Television and movies provide us with people we want to emulate. It gives us a glimpse into the lives of others, whether it’s reality television, a drama or comedy. As kids grow up they see characters they strive to be in the future. Media can have a large impact on the growth and development of adolescents (Slater, et al.).

When our LGBT students watch television and movies, we want them to see characters they would be proud of, not tragic figures who are surrounded by negative circumstances. They deserve to see normal every day characters that happen to be gay. Exposure to these characters can bring an understanding and self-awareness, which will help them as they grow.

Speaking Up and Speaking Out
As adults, we often worry that our young men and women do not stand up for anything. We go to teacher rallies and other events and look around for our young people. However, if we want them to stand up, we must allow them to speak up in our classrooms and schools. We must allow students to have a voice, even if it is in opposition to what we are teaching. Our job as educators is to teach them how to speak up properly.

“This Gay & Age,” by Morgan Wilcock, was provided courtesy of Project VoiceScape/POV. Project VoiceScape is a project of Adobe Youth Voices, Adobe Foundation’s global signature philanthropy program; POV, public television’s award-winning showcase for independent nonfiction films; and PBS.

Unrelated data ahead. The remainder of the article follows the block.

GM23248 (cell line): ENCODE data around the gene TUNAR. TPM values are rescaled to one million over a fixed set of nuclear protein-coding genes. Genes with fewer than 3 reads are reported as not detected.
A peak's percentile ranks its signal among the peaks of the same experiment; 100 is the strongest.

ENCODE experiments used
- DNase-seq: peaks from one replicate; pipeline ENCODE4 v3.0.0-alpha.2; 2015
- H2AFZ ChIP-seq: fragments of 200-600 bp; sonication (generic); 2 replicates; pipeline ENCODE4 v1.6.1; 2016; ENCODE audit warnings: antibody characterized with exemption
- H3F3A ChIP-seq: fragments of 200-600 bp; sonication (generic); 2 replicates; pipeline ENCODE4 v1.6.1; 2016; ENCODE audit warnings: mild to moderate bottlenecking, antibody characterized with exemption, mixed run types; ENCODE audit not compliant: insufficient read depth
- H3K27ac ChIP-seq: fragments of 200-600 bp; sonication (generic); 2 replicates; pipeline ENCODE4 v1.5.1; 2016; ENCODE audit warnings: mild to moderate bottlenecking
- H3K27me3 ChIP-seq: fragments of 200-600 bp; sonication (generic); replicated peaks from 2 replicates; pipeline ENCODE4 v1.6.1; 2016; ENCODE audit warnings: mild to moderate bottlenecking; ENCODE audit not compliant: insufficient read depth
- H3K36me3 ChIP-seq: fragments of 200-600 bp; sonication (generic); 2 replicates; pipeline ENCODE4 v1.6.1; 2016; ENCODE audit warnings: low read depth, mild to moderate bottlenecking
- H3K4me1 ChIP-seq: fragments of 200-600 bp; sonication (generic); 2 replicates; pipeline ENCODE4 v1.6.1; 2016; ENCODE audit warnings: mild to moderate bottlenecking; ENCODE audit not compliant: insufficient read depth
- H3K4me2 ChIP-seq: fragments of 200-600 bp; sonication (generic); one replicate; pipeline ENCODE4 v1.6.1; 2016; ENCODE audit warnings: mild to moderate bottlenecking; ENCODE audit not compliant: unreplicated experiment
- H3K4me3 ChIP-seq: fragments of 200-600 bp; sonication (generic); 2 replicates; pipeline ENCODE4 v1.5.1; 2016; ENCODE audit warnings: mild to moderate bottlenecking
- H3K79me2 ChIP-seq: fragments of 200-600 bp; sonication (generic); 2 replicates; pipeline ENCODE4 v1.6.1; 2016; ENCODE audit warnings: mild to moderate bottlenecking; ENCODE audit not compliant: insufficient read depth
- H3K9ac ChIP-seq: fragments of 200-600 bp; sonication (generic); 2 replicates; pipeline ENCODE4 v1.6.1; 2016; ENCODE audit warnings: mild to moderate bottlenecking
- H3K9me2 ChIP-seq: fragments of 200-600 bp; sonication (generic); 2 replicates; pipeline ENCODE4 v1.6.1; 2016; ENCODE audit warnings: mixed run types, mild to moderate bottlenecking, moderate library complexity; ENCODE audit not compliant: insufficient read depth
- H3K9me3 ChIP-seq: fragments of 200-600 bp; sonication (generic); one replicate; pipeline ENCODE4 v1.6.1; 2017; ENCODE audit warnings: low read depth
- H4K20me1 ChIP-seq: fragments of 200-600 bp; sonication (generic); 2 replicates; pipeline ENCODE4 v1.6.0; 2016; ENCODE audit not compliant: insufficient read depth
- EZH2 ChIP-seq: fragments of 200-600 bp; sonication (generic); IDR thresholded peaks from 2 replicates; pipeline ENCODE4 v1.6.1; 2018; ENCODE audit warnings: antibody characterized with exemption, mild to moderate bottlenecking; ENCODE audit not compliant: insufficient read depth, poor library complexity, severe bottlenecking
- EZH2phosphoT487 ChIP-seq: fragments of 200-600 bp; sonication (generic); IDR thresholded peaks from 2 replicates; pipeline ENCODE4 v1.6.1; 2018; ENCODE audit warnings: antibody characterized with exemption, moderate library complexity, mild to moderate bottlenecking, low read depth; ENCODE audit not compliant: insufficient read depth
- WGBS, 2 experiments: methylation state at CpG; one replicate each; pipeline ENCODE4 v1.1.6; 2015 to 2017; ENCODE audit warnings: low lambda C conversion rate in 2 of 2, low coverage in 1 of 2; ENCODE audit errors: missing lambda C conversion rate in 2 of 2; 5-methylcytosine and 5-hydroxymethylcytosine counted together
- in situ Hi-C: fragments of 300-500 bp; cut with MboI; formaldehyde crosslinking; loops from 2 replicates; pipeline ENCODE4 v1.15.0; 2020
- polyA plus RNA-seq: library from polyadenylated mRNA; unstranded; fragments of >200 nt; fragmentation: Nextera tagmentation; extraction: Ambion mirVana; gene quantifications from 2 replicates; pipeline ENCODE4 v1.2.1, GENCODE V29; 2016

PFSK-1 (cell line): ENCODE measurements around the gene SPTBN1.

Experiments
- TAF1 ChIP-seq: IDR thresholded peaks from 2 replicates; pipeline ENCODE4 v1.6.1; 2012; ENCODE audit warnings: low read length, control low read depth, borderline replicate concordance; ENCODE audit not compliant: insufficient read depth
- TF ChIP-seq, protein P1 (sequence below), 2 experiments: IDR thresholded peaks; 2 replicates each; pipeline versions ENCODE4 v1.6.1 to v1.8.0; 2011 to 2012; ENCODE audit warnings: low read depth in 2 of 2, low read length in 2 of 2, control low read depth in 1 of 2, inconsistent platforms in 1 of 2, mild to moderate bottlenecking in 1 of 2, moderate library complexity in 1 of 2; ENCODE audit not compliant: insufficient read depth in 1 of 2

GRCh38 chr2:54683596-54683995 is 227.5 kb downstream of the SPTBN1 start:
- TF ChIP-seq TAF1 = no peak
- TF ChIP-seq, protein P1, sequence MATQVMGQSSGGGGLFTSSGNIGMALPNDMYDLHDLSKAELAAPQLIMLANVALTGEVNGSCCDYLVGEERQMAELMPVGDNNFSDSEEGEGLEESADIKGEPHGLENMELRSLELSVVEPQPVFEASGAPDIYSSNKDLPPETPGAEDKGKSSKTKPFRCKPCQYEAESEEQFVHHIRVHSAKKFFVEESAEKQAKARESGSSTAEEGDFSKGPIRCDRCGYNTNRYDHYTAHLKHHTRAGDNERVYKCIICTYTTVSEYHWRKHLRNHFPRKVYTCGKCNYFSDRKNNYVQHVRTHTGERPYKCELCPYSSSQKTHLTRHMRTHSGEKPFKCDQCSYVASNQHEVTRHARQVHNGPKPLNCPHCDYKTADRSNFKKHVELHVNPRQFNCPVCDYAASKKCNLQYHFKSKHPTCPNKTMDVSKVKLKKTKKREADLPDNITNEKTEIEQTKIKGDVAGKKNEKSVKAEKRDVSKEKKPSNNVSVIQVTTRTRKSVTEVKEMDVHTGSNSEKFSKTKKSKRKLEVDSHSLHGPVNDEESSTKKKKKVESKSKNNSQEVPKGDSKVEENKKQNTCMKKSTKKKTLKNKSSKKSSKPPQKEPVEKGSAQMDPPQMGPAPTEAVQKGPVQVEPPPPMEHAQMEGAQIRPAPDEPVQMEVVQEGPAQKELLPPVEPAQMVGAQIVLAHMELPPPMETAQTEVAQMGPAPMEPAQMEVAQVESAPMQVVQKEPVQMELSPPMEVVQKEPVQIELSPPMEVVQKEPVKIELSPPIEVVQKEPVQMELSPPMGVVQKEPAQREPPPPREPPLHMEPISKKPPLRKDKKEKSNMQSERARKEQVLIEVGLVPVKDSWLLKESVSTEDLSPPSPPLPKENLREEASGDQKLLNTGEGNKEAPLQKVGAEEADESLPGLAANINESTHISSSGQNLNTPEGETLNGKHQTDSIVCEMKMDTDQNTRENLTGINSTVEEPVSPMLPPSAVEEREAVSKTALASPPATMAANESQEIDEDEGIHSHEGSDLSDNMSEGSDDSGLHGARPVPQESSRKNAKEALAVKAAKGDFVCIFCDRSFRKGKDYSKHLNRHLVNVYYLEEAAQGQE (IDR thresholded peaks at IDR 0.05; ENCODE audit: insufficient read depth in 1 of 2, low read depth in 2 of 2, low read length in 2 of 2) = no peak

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Gross, L. (2001). Up From Invisibility: Lesbians, Gay Men, and the Media in America. New York, NY: Columbia University Press. Roper, Larry D. (2005). The Role of Senior Student Affaris Officers in Supporting LGBT Students: Exploring the Landscape of One's Life, New Directions for Student Services no. 111, pp. 81-88. Slater, Michael; Hayes, Andrew, The Influence of Youth MTV/VH1 Viewership on increasing Rates of Cigarette Use and Association with Smoking Peers: A Parallel Process Model, International Communication Association, 2009 Annual Meeting, p1-33, 34p.

The opinions expressed in Peter DeWitt’s Finding Common Ground are strictly those of the author(s) and do not reflect the opinions or endorsement of Editorial Projects in Education, or any of its publications.